The internet has been woven into the fabric of our lives. People perceive the internet as being in the air, or the clouds. It’s an ethereal world created that links the entire planet together without requiring physical proximity. The reality is that as we go about our daily routines, there are pulses of light beneath our feet that translate into stock trades, baby pictures, memos, and everything that makes up our electronic lives.
In his recent book, Tubes: A Journey to the Center of the Internet, journalist Andrew Blum goes in search of the Internet, the tangible network of fiber optic cables spread out through cities and laid across oceans. As magical as the internet seems to most people, the truth is that there is a colossal physical infrastructure that carries vast amounts of data around the planet. “[W]e treat the Internet as if it were a fantasy,” writes Blum. But, “when you pull back the curtain, the networks of the Internet are as fixed in real, physical places as any railroad or telephone system ever was.”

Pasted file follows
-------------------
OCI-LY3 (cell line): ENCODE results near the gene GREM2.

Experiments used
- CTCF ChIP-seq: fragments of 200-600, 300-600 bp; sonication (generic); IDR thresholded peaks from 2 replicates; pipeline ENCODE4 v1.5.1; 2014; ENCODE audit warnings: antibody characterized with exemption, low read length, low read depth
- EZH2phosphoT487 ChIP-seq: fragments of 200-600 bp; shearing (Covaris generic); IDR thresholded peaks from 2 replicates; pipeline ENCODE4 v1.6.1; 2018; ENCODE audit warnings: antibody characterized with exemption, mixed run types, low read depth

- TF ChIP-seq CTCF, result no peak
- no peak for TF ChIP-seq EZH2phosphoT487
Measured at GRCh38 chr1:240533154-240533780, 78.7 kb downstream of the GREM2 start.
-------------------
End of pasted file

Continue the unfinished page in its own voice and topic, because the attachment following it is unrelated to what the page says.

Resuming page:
The internet doesn’t just link the world in a virtual sense, it physically links the world. It runs above, below and through diverse types of landscapes: urban landscapes, mountains, oceans, deserts, forests. Light pulses connect people from all walks of life; delivering love, money and spectacle to be ravenously consumed. It is put in place by mortals; threaded through tubes throughout the city by workers with orange vests that we pass by without noticing.
Behind this mystical World Wide Web, are innovators and visionaries that have created a virtual universe – a world can’t get enough of. So, it continues. For every new Google, or Facebook, fiber is added, connections are made, data centers built and the physical is expanded alongside new digital possibilities. Below the cloud, there is a sea of fiber carrying the most important and mundane, built and expanded by an untold many, invisible as we sit in front of our flickering screen.